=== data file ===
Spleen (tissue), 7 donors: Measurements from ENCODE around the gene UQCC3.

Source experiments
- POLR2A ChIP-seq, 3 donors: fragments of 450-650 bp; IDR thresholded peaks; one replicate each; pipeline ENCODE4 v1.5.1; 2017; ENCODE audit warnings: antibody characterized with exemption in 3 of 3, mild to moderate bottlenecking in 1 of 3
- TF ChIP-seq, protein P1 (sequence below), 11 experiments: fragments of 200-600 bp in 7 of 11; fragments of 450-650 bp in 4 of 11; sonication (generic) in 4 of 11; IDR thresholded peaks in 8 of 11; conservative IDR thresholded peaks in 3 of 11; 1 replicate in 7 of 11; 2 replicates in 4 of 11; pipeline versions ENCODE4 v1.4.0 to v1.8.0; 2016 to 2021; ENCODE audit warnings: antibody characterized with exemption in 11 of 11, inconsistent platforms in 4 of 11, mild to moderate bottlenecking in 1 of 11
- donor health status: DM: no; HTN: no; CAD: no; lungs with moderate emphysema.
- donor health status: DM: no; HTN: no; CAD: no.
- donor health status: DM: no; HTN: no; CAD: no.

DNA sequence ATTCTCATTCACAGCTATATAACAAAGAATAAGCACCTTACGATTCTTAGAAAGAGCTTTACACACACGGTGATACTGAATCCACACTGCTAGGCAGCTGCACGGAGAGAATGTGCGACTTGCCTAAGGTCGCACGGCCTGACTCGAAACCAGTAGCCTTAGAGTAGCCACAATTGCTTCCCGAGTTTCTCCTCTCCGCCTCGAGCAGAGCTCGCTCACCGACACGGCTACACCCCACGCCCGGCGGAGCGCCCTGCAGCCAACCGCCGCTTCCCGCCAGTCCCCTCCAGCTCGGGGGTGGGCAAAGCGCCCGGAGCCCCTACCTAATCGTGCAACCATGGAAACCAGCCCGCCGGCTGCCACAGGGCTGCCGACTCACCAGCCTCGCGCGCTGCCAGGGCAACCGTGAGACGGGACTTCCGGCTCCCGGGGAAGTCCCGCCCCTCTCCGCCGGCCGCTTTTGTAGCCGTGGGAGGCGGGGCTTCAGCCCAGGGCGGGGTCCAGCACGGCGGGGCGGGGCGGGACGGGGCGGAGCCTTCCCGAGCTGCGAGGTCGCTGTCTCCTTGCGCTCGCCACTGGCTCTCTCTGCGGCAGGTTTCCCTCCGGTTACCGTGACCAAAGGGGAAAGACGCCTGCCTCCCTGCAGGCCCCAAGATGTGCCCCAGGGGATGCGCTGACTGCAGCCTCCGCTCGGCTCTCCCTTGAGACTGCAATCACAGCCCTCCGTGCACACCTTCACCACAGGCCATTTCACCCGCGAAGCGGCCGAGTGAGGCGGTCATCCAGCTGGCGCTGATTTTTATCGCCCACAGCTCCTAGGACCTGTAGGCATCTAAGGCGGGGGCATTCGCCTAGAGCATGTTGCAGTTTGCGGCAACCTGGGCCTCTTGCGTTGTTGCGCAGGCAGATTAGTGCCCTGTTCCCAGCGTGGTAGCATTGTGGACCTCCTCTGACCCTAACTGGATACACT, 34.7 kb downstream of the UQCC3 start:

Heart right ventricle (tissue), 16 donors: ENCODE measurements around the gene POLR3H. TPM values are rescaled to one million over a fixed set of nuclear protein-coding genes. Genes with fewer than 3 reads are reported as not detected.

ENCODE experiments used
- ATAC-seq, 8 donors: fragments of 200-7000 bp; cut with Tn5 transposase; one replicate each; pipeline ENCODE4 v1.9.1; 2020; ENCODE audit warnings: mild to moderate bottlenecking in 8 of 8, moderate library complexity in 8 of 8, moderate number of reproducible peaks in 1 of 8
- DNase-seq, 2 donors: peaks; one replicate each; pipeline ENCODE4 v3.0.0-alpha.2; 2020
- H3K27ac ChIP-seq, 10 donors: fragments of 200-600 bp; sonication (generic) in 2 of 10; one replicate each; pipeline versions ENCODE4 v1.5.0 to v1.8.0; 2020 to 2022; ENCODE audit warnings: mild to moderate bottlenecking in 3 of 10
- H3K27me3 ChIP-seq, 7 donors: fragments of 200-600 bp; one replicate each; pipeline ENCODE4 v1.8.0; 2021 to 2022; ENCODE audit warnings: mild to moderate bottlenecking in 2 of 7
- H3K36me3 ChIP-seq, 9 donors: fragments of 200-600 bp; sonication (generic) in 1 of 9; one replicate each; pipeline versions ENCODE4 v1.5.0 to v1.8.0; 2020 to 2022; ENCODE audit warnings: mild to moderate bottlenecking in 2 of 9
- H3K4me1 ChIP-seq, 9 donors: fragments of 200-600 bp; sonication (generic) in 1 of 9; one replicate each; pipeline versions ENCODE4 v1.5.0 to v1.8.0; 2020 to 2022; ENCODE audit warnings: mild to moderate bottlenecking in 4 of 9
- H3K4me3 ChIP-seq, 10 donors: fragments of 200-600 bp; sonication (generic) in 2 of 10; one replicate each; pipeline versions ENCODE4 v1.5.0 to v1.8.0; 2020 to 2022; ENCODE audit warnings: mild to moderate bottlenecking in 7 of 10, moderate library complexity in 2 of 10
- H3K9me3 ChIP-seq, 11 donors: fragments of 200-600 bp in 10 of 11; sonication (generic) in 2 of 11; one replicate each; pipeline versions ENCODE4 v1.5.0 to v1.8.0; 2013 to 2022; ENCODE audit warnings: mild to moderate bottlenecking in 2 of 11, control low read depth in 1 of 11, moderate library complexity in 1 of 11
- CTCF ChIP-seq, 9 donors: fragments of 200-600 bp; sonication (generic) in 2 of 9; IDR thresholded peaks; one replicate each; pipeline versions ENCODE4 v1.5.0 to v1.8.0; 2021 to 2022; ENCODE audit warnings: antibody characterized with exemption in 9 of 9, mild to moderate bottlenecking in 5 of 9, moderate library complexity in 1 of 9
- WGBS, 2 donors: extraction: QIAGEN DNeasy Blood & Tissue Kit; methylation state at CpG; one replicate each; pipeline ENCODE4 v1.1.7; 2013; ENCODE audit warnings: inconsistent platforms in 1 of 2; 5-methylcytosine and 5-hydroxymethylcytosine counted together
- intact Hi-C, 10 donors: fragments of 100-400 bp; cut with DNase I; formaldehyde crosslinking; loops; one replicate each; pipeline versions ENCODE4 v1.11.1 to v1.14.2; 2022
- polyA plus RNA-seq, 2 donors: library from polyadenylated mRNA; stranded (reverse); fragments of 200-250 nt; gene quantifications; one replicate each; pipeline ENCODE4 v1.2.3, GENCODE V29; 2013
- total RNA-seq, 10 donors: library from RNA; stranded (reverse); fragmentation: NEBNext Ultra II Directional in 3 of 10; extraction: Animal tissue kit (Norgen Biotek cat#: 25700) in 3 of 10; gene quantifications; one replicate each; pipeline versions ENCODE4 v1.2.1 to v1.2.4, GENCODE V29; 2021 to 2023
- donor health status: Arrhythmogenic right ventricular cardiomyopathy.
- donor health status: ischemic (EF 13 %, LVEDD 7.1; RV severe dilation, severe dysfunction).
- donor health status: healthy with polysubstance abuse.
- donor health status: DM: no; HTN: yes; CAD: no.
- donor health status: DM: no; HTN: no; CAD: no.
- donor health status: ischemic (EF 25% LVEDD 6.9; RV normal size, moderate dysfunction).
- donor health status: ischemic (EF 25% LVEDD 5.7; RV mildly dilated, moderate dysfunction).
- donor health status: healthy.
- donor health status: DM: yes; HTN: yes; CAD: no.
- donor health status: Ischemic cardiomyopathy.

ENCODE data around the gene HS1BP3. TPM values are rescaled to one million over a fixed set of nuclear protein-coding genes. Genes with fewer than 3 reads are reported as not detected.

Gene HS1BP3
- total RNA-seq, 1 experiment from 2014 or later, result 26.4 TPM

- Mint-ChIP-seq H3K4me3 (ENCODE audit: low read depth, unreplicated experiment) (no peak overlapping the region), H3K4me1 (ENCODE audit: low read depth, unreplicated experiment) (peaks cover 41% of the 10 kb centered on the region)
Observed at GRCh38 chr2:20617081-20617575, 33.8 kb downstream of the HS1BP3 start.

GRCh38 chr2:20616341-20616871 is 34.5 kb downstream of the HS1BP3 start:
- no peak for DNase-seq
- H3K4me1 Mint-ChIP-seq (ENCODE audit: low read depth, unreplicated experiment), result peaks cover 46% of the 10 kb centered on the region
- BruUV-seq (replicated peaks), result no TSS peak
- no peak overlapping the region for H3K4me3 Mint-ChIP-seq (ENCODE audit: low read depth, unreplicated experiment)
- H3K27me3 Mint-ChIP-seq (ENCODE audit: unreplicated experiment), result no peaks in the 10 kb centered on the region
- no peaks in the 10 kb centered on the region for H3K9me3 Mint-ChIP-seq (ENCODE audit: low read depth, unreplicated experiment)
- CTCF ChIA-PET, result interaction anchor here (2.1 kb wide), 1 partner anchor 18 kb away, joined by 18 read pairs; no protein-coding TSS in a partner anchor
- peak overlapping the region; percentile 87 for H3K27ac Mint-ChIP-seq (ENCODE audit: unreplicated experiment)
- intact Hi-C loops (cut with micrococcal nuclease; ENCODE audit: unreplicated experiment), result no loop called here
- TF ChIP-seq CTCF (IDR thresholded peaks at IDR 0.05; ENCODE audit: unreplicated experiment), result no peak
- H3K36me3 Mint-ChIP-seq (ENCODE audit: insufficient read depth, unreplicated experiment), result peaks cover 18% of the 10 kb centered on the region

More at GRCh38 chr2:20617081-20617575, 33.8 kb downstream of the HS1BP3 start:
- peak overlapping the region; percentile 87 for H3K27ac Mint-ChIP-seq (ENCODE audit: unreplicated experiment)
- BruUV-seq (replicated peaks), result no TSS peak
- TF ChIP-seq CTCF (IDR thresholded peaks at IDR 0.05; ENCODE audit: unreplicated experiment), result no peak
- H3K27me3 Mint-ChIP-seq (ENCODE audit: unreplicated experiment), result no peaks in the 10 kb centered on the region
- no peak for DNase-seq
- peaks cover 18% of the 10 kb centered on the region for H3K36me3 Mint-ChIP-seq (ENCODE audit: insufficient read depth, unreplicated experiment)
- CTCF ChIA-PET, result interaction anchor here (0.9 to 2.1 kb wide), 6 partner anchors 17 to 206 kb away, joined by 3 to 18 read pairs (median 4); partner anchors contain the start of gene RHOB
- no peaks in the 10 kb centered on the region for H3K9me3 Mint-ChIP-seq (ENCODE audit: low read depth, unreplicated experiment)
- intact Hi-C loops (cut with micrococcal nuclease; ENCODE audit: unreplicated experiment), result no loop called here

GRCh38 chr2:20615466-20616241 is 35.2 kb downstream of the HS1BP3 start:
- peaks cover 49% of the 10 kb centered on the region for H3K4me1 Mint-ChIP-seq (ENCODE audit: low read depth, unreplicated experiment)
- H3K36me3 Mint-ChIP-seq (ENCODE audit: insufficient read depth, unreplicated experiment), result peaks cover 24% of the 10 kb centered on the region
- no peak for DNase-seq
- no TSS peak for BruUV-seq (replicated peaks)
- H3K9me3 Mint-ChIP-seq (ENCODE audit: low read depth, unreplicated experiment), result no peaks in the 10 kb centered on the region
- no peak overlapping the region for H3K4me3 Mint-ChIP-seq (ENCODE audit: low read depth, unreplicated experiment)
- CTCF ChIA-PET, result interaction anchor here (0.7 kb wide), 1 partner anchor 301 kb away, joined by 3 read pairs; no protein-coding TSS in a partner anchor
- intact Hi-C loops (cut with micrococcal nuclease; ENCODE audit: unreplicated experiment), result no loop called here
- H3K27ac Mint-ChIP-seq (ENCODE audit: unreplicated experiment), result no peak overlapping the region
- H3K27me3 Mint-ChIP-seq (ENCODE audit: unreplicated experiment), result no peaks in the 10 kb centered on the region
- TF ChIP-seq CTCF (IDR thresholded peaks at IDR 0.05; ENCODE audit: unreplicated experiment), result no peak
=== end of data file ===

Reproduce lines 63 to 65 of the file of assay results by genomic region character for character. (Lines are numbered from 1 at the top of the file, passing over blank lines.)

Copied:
- H3K36me3 Mint-ChIP-seq (ENCODE audit: insufficient read depth, unreplicated experiment), result peaks cover 24% of the 10 kb centered on the region
- no peak for DNase-seq
- no TSS peak for BruUV-seq (replicated peaks)